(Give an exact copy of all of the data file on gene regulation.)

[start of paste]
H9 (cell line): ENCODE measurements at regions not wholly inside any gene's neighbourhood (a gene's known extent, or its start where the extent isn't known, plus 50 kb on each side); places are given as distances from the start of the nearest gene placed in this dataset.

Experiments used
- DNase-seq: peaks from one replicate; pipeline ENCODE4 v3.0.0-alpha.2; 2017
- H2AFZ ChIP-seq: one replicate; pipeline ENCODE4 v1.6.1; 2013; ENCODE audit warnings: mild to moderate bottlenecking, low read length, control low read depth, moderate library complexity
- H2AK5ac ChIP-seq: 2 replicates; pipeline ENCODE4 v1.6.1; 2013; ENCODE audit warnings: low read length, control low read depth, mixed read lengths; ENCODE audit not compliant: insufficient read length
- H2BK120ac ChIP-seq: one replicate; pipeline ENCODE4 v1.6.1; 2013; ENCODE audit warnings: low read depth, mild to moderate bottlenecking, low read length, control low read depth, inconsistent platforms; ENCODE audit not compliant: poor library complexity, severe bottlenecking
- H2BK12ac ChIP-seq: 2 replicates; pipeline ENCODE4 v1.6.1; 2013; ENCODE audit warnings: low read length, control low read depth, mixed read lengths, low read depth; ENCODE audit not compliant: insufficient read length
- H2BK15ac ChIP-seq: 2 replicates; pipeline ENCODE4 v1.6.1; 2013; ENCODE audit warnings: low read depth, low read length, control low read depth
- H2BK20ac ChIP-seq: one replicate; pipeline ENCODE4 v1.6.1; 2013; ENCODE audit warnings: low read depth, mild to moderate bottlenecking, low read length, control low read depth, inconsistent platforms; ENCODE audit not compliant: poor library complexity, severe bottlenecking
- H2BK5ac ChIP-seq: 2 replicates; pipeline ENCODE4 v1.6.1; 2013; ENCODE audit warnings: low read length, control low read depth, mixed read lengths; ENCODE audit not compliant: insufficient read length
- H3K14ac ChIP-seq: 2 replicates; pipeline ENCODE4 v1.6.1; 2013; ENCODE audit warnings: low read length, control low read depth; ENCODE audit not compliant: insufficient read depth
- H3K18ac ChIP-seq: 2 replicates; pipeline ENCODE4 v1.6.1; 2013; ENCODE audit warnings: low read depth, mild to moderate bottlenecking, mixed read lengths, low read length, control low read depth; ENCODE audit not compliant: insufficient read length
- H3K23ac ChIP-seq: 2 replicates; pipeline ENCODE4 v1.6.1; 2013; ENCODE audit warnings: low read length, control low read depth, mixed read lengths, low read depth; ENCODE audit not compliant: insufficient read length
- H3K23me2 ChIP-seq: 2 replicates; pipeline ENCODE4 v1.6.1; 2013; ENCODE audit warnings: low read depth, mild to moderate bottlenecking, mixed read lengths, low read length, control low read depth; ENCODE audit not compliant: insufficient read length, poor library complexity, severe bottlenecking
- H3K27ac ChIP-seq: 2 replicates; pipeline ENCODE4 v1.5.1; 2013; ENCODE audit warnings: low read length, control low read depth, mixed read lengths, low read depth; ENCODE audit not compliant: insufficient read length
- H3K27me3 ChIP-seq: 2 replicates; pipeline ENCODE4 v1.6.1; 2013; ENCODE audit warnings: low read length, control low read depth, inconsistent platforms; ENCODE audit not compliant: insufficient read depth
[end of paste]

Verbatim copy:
H9 (cell line): ENCODE measurements at regions not wholly inside any gene's neighbourhood (a gene's known extent, or its start where the extent isn't known, plus 50 kb on each side); places are given as distances from the start of the nearest gene placed in this dataset.

Experiments used
- DNase-seq: peaks from one replicate; pipeline ENCODE4 v3.0.0-alpha.2; 2017
- H2AFZ ChIP-seq: one replicate; pipeline ENCODE4 v1.6.1; 2013; ENCODE audit warnings: mild to moderate bottlenecking, low read length, control low read depth, moderate library complexity
- H2AK5ac ChIP-seq: 2 replicates; pipeline ENCODE4 v1.6.1; 2013; ENCODE audit warnings: low read length, control low read depth, mixed read lengths; ENCODE audit not compliant: insufficient read length
- H2BK120ac ChIP-seq: one replicate; pipeline ENCODE4 v1.6.1; 2013; ENCODE audit warnings: low read depth, mild to moderate bottlenecking, low read length, control low read depth, inconsistent platforms; ENCODE audit not compliant: poor library complexity, severe bottlenecking
- H2BK12ac ChIP-seq: 2 replicates; pipeline ENCODE4 v1.6.1; 2013; ENCODE audit warnings: low read length, control low read depth, mixed read lengths, low read depth; ENCODE audit not compliant: insufficient read length
- H2BK15ac ChIP-seq: 2 replicates; pipeline ENCODE4 v1.6.1; 2013; ENCODE audit warnings: low read depth, low read length, control low read depth
- H2BK20ac ChIP-seq: one replicate; pipeline ENCODE4 v1.6.1; 2013; ENCODE audit warnings: low read depth, mild to moderate bottlenecking, low read length, control low read depth, inconsistent platforms; ENCODE audit not compliant: poor library complexity, severe bottlenecking
- H2BK5ac ChIP-seq: 2 replicates; pipeline ENCODE4 v1.6.1; 2013; ENCODE audit warnings: low read length, control low read depth, mixed read lengths; ENCODE audit not compliant: insufficient read length
- H3K14ac ChIP-seq: 2 replicates; pipeline ENCODE4 v1.6.1; 2013; ENCODE audit warnings: low read length, control low read depth; ENCODE audit not compliant: insufficient read depth
- H3K18ac ChIP-seq: 2 replicates; pipeline ENCODE4 v1.6.1; 2013; ENCODE audit warnings: low read depth, mild to moderate bottlenecking, mixed read lengths, low read length, control low read depth; ENCODE audit not compliant: insufficient read length
- H3K23ac ChIP-seq: 2 replicates; pipeline ENCODE4 v1.6.1; 2013; ENCODE audit warnings: low read length, control low read depth, mixed read lengths, low read depth; ENCODE audit not compliant: insufficient read length
- H3K23me2 ChIP-seq: 2 replicates; pipeline ENCODE4 v1.6.1; 2013; ENCODE audit warnings: low read depth, mild to moderate bottlenecking, mixed read lengths, low read length, control low read depth; ENCODE audit not compliant: insufficient read length, poor library complexity, severe bottlenecking
- H3K27ac ChIP-seq: 2 replicates; pipeline ENCODE4 v1.5.1; 2013; ENCODE audit warnings: low read length, control low read depth, mixed read lengths, low read depth; ENCODE audit not compliant: insufficient read length
- H3K27me3 ChIP-seq: 2 replicates; pipeline ENCODE4 v1.6.1; 2013; ENCODE audit warnings: low read length, control low read depth, inconsistent platforms; ENCODE audit not compliant: insufficient read depth